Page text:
By the time The National‘s new album, The First Two Pages of Frankenstein, is released at the end of April, it will come just after the 18th anniversary of Alligator, which was the start of the sad-bastard rockers rise as one of indie’s most influential bands. Over the nearly past two decades, Matt Berninger (vocals), Aaron Dessner (guitar, piano, keyboards), Bryce Dessner (guitar, piano, keyboards), Scott Devendorf (bass), and Bryan Devendorf (drums) have released several outstanding LPs, including Boxer, High Violet, and Trouble Will Find Me. If previously-released singles, “Tropic Morning News” and “New Order T-Shirt”, are any indication, the band’s ninth full-length should stand alongside these records. And “Eucalyptus” is more evidence to believe this will be the case.

The track is The National at their very best – controlled yet dramatic and instilled with an emotional urgency that sweeps through the widescreen orchestration and Berninger’s yearning vocal. The song never erupts nor reaches anthemic levels like some of The National’s biggest numbers, but it does not have to in order to leave a mark. Instead, the band keep us stationary and immersed in this tale of a couple determining how to divide their belongings after calling it quits. “You should take it, I’m not going to take,” Berninger repeats, assuming the identities of both characters. “There’s nobody home / I’m already there / It wouldn’t be fair,” are his last lines, indicating that the end has come.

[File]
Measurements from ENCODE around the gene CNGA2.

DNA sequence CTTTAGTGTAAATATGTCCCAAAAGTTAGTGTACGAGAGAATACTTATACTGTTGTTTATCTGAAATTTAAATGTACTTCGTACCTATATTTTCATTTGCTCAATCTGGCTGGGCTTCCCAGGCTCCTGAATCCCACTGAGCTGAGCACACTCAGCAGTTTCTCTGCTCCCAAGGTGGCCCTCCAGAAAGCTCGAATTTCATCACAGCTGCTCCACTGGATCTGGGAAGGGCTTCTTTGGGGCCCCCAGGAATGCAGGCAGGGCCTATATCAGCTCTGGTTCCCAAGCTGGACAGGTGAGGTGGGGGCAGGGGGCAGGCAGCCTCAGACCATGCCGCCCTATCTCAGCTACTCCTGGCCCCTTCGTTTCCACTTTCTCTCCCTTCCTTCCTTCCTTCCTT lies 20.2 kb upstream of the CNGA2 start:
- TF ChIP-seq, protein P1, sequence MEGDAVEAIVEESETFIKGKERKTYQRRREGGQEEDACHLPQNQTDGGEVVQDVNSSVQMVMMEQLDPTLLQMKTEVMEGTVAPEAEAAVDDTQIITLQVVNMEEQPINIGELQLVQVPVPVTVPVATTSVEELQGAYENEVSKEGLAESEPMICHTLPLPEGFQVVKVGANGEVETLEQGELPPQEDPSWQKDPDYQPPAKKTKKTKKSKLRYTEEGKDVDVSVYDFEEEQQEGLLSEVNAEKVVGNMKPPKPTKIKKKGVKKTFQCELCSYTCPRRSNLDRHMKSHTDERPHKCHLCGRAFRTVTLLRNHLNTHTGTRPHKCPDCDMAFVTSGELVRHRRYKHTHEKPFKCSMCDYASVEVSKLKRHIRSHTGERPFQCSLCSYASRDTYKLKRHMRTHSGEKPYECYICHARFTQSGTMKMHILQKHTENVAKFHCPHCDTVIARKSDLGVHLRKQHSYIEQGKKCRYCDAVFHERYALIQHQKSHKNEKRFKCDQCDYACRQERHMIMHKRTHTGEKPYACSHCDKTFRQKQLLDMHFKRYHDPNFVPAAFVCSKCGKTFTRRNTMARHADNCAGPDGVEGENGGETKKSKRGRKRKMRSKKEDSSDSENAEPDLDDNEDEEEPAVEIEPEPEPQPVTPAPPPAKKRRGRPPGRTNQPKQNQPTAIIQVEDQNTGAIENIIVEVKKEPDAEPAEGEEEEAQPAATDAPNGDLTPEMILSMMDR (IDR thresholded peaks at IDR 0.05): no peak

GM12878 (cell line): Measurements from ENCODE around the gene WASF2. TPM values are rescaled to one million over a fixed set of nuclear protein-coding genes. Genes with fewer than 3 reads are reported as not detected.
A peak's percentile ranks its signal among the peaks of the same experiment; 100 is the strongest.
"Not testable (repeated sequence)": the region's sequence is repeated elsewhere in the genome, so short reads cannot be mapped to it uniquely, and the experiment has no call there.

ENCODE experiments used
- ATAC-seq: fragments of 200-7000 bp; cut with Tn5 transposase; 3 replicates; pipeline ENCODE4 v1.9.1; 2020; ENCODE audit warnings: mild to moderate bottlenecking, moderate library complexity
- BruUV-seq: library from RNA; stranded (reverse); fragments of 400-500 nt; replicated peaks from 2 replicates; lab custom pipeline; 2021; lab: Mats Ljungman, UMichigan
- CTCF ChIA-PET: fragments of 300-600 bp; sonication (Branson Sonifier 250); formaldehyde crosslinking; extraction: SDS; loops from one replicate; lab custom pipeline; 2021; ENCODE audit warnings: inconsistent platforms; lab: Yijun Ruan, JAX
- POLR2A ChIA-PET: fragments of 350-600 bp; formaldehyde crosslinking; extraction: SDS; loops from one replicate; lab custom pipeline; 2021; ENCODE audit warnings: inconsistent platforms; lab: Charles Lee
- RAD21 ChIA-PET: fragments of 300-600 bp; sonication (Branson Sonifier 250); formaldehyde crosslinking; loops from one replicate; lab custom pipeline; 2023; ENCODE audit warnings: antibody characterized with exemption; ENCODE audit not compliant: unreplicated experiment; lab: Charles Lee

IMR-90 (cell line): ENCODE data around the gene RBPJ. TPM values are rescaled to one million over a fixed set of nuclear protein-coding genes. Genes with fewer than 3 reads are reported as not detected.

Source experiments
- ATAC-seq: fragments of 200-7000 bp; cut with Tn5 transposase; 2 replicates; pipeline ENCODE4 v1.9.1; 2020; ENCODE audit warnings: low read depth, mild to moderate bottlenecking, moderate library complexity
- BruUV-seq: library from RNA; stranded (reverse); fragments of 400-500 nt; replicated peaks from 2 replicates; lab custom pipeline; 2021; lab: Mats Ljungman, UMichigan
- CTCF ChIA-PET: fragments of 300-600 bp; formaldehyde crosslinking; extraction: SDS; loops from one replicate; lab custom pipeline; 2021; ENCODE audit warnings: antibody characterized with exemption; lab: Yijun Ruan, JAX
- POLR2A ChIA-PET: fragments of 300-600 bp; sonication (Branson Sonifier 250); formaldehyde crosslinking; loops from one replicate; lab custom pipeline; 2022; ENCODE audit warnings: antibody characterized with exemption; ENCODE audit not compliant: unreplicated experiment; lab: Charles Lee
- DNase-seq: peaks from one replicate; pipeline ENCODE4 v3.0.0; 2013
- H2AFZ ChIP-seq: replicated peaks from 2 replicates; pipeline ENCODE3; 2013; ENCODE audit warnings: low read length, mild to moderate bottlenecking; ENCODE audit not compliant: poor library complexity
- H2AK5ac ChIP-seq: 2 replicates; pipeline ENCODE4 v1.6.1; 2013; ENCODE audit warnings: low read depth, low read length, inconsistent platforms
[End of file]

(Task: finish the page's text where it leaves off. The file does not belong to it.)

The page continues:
Pre-orders for The First Two Pages of Frankenstein are available here and on Bandcamp. It’s out April 28th on 4AD.  .